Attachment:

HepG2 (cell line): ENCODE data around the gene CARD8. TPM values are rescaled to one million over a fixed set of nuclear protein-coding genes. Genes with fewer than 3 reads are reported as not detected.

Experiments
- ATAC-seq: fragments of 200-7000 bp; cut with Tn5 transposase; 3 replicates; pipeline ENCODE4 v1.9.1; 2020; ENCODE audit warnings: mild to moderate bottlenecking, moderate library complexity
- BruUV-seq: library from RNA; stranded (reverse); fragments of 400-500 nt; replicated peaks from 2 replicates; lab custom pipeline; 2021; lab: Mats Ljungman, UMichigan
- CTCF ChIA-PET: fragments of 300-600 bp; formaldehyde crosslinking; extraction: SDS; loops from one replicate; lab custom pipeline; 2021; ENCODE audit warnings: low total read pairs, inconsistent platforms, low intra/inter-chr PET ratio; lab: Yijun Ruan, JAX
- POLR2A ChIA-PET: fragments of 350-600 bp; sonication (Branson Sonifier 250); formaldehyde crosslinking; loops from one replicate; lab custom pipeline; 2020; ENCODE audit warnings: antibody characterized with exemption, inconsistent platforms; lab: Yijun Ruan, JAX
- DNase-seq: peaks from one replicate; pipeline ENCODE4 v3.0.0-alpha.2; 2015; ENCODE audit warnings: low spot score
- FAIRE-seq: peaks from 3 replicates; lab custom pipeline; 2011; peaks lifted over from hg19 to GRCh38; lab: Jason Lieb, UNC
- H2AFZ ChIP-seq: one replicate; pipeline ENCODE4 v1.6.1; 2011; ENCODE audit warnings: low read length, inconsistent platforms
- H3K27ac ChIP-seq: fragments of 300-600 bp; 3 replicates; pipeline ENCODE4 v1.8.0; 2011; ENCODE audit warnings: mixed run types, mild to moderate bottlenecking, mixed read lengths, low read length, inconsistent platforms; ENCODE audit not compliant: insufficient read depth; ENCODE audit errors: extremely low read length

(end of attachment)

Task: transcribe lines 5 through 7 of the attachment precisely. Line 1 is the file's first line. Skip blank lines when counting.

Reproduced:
- CTCF ChIA-PET: fragments of 300-600 bp; formaldehyde crosslinking; extraction: SDS; loops from one replicate; lab custom pipeline; 2021; ENCODE audit warnings: low total read pairs, inconsistent platforms, low intra/inter-chr PET ratio; lab: Yijun Ruan, JAX
- POLR2A ChIA-PET: fragments of 350-600 bp; sonication (Branson Sonifier 250); formaldehyde crosslinking; loops from one replicate; lab custom pipeline; 2020; ENCODE audit warnings: antibody characterized with exemption, inconsistent platforms; lab: Yijun Ruan, JAX
- DNase-seq: peaks from one replicate; pipeline ENCODE4 v3.0.0-alpha.2; 2015; ENCODE audit warnings: low spot score